Yes, Ken understood that Daikenja didn't know. He had no idea that Shinou might be his big brother, and that he was in line for the throne in the far away Kingdom their father was leader of. He was oblivious that Morgif was in his hands when he tried to kill Shinou, just like their other half-siblings—fighting over the role of King. He had no clue, how Shinou tried hard to cover his past memories, afraid of having to kill him, scared of losing him, in case Daikenja found his identity back…
Daikenja didn't know that Shinou's prayer was a curse for him, and for all of his future selves.
"Then, I will pray for you. May you never lose any of your memories in the future."
And he also didn't know that everything Shinou did was out of selfishness, not caring about Daikenja's feelings one bit. Yes, Daikenja didn't know those things. But Ken knew. Ken knew about the people Shinou had sacrificed. About the lives and souls Shinou had involved in his little game. All of Ken's previous lives, all of his acquaintances, even Yuuri and his family, and—
"I'm sure you and my little brother hate me."
Ken's eyes jerked open, staring widely at practically nothing, as a shade of realization slowly creeping forth. His trembling body little by little soothed out, leaving only ghostly breathing as a sign of confusion.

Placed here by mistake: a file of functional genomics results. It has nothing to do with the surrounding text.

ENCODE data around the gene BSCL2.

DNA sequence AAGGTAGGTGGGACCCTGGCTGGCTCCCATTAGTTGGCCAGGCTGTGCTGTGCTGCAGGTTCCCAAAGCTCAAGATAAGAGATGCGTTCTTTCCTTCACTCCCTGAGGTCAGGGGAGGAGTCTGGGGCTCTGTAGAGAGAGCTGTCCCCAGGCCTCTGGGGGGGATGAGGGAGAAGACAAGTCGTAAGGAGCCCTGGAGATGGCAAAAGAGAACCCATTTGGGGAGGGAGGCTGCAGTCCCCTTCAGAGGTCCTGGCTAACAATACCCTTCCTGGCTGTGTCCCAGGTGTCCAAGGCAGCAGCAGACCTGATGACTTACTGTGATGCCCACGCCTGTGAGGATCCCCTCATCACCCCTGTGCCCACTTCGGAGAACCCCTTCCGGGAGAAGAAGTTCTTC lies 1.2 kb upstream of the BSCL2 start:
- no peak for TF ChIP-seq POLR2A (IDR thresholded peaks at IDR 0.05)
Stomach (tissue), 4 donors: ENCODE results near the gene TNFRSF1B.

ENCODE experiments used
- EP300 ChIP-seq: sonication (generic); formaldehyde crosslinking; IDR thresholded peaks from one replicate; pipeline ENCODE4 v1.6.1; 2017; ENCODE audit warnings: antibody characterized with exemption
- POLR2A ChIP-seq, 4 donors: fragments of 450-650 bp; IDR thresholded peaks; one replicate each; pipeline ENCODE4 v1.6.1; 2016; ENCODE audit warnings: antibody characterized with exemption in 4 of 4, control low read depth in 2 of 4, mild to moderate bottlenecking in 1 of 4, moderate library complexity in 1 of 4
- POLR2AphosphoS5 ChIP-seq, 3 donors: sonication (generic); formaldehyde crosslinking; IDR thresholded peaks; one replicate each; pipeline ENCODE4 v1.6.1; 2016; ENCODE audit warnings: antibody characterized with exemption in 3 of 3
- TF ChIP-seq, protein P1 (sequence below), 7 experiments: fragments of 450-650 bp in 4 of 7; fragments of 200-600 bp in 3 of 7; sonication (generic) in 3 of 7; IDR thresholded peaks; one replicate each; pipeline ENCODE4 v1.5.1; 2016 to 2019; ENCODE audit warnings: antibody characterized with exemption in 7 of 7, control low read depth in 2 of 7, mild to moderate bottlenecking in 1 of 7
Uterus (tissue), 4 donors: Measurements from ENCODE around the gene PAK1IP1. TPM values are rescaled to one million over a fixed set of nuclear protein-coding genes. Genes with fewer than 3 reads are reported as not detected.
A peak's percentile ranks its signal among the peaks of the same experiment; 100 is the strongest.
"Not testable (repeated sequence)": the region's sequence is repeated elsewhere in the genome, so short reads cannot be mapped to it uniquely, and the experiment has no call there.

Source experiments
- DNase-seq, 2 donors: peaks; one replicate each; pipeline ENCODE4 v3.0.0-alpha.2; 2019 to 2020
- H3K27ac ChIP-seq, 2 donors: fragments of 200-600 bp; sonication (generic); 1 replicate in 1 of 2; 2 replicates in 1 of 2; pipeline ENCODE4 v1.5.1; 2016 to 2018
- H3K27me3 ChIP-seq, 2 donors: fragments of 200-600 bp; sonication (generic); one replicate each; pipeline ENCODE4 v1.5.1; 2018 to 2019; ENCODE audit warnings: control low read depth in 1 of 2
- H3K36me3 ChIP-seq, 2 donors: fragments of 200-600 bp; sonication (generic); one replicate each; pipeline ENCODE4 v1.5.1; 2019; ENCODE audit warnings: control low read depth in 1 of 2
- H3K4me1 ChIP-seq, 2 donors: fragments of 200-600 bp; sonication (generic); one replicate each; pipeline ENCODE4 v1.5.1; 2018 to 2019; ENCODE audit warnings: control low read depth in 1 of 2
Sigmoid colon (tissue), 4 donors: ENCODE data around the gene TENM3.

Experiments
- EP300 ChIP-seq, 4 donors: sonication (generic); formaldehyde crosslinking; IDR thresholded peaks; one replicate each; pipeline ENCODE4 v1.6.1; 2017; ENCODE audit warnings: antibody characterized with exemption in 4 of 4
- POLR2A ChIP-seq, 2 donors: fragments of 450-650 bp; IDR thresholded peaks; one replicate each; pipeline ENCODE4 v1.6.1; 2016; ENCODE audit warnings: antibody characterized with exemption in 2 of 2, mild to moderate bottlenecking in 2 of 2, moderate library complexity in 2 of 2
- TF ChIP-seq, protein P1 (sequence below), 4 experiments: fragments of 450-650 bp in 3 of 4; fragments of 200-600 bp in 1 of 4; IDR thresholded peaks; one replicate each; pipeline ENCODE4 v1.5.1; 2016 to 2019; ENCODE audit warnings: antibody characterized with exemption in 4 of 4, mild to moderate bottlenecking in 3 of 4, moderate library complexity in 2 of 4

Shinou, too, was suffering. Shinou, too, had regrets.
"Young one…" Cutting him from his train of thoughts, Daikenja's voice was tender and assuring. "I do not have the power to see what will happen in the future..." Ken's eyes dilated in surprise; knowingly, Daikenja smiled.
"However, I wish to protect him with my current life. He, whom I have chosen. And should I be reborn, I wish to have the freedom to choose for whom I will give my life again."
The wind blew Ken's fringe out of his forehead; his Adam's apple vibrated silently.
"Have you chosen yours, young one?"
Something struck Ken from the inside, urging the bubbles of tension from the pit of his stomach to lift the heavy, profound burden beyond his ribs. Against Daikenja's soft, lingering eyes, Ken clenched his jaw subsequently, the fists on his sides tightening to the determined look on his face.
"Yes," he answered, "I have."